The Boondocks Life Lessons – Part 1

After three and a half years of waiting, fans of Aaron McGruder’s hit comic strip turned animated television series “The Boondocks” is about to premiere a fourth season of controversial, yet insightful look about African-American culture, pop culture and societal woes seen through the eyes of two young “urban youths”, their elderly guardian and a cast of unforgettable characters. What better time to look back at the past seasons and the lessons that came from a show like “The Boondocks” than now?


Don’t tell people the truth – Huey (Season 1-Episode 1 “The Garden Party”)

 Huey Garden Party


The series’ opening scene was a rather dubious one. An unidentified Huey Freeman narrated over the zooming sight of what is now his hometown about having prophetic dreams. From there, the images shifted from the lush landscape to the eldest Freeman brother walking onto a stage to announce, “Jesus was black, Ronald Reagan was the devil, and the government is lying about 9/11.”
In front of the boisterous Huey was a group of rich, aristocratic Caucasians (though there was one African-American basketball player thrown in there) stunned over this child’s boldness and hope to reveal the “truth”. And with unexpected truth came chaos. The war that began thanks to Huey’s actions ended just as quickly as it started thanks to his grandfather slapping him awake.
You see, Grandpa Freeman didn’t just slap his grandson awake. Huey’s grandfather condemned the truth-seeker/speaker of a grandson for telling people the grim reality. People don’t want to hear the truth. They want to be lied to, made feel better, and not have their garden party ruined by someone’s big mouth.


“Why buy the tape when you can get the infomercial for free?” – Granddad (Season 1-Episode 1 “The Garden Party”)


Tae Bo Freeman


Following the opening credits, we were given an incredible/disturbing view of an old man working out without a single thread of clothes covering his giggling frame. For DVD watchers, this moment is presented in its uncensored glory. If you could look past the sight of a grunting Grandpa Freeman’s genitals flopping around, you’d hear a great piece of wisdom.
Most exercise infomercials last around twenty-plus minutes (like the Billy Blanks’ “Tae Bo” ads Granddad used on a daily basis). So instead of giving in and buying the entire tape/DVD set, why not record the show and use it as your exercise routine? Saves you money and gets you in shape. Sounds like a win-win to me.


A “Code Black” means there are some hungry-looking black people at the front gate (Don’t trust them new n****s over there) (Season 1-Episode 1 “The Garden Party”)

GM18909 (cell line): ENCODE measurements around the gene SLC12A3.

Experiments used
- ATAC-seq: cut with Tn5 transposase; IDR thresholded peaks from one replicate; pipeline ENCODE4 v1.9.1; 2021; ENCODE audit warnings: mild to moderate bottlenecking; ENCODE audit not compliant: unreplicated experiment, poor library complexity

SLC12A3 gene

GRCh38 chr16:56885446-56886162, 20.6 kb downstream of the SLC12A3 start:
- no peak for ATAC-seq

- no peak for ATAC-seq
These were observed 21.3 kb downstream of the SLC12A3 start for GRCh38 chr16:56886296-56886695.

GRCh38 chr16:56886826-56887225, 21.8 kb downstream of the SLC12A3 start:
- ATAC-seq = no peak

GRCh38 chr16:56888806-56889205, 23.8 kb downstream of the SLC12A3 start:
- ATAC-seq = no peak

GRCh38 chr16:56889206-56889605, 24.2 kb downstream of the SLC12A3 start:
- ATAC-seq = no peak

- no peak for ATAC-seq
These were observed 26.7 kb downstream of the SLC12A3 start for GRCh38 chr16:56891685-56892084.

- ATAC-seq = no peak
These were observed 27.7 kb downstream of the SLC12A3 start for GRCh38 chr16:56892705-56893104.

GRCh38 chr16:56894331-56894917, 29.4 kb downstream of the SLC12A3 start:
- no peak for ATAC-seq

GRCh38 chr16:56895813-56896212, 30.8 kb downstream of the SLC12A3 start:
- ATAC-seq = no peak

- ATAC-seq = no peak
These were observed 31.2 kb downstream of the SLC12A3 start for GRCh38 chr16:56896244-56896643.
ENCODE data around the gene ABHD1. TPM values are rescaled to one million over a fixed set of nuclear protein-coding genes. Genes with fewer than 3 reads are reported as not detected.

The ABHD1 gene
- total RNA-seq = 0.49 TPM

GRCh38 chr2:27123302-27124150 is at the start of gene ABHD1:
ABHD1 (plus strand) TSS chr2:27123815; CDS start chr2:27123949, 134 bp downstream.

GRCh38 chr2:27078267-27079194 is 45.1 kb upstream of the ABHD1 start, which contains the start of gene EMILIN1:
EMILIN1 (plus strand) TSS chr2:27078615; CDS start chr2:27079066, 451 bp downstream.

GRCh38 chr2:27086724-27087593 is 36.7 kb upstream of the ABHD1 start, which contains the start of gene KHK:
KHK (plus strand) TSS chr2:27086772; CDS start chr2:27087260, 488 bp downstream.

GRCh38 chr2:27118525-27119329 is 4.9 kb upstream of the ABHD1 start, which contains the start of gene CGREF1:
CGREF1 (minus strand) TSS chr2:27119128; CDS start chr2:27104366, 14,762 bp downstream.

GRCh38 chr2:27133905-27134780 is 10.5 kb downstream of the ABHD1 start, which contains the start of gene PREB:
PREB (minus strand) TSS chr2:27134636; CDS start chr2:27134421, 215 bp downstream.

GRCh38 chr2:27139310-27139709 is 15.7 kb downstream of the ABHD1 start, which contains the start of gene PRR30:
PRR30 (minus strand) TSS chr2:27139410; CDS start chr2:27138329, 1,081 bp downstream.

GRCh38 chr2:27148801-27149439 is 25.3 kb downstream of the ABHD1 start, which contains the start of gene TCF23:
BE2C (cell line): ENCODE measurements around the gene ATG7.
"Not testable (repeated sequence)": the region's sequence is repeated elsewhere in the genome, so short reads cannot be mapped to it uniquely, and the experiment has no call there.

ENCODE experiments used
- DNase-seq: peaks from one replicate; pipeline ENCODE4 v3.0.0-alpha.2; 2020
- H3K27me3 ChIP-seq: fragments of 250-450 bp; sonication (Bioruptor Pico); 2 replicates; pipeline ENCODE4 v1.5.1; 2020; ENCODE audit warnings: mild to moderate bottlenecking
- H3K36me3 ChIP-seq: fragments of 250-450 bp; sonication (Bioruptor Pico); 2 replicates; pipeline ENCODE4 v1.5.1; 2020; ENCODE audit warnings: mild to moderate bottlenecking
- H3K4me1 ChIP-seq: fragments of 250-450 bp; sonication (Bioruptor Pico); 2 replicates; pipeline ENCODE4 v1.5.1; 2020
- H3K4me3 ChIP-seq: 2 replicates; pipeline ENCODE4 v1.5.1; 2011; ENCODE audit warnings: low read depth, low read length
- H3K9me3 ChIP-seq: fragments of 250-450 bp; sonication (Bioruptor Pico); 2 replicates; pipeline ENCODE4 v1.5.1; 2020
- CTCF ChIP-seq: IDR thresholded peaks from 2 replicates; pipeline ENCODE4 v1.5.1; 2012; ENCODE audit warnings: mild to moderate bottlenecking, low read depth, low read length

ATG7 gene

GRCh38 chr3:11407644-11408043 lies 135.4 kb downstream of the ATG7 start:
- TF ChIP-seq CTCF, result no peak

Don't Trust


After meeting Ed Wuncler Sr. (“I own the bank that owns your house.” – Ed Wuncler Sr.), Robert “Granddad” Freeman has the opportunity attend a garden party at the Wuncler estate (remember Huey’s prophetic dream). Arriving at the Wuncler residence, Robert and his family are pushed aside by a cock-eyed, rather homely African-American who believed the well-dressed family was a Wuncler employee like himself.
Upon realizing his assumptions were wrong, this frightened man – Uncle Ruckus – radioed the security crew to tell them about a “Code Black” situation occurring in front of him (“There’s some hungry lookin’ n****s at the front gate” – Uncle Ruckus).

Code Black Boondocks

“Outta the way, Kunta Kinte” – Uncle Ruckus

Security quickly reprimanded Uncle Ruckus, escorting Mr. Wuncler’s guests onto the grounds. Later in the episode, a drunk and belligerent Ruckus got on stage (the same stage Huey used to unsuccessfully inform his fellow attendees about Jesus, Reagan, and 9/11) to tell the crowd to not, “…trust dem new n****s over there.”
While Ruckus’ song fell on deaf ears, the feeling of self-hate in the African-American community couldn’t be denied due to Ruckus’ actions. Thanks to jealously over material possessions; believed favoritism by Caucasians and even different skin tones, societal angst between black people isn’t uncommon. With people like Ruckus in the world, these problems in the African-American community will never go away. Learn from Ruckus and don’t be an ignorant fool who’s the butt of everyone’s jokes; including their own.


“What happened to standards?” – Huey Freeman (Season 1-Episode 2 “The Trial of Robert Kelly”)




In the early 2000s, R & B singer R. Kelly seemingly had a problem with urinating on underage girls. While he was never found guilty, many continued to believe that R. Kelly loved to give golden showers. Others, mostly fans of Kelly’s musical talents, opted to blindly support the man trapped in the closet. In the series’ second episode, R. Kelly found himself fighting the law for his inability to keep his urine to himself.
As Riley tried to understand how someone could go to jail for peeing on a person, Huey nonchalantly warned neighbor and prosecutor for Kelly’s latest case Thomas Dubois that, “…n****s love R. Kelly.”
In Huey’s mind, the ignorant R. Kelly fans would overpower the jury’s sense of justice. By the time the trial began, Huey’s warning was coming into fruition. The once respectable courtroom turned into a dance floor for a free R. Kelly concert. Spectator Huey Freeman had seen enough. Standing in front of the raucous “party-goers”, Huey openly questioned what happened to the bare minimum of common sense. Instead of pretending R. Kelly was a hero, support the rehabilitation of R. Kelly and people like him. Sadly for Huey and the justice system, ignorance overcame common sense.
Just because your favorite singer, actor, athlete is great at what he or she does doesn’t make those individuals absolved from acting a fool. Don’t lie to yourself and not question whether this person you admire is capable of such atrocities as peeing on a teenager; or worst.

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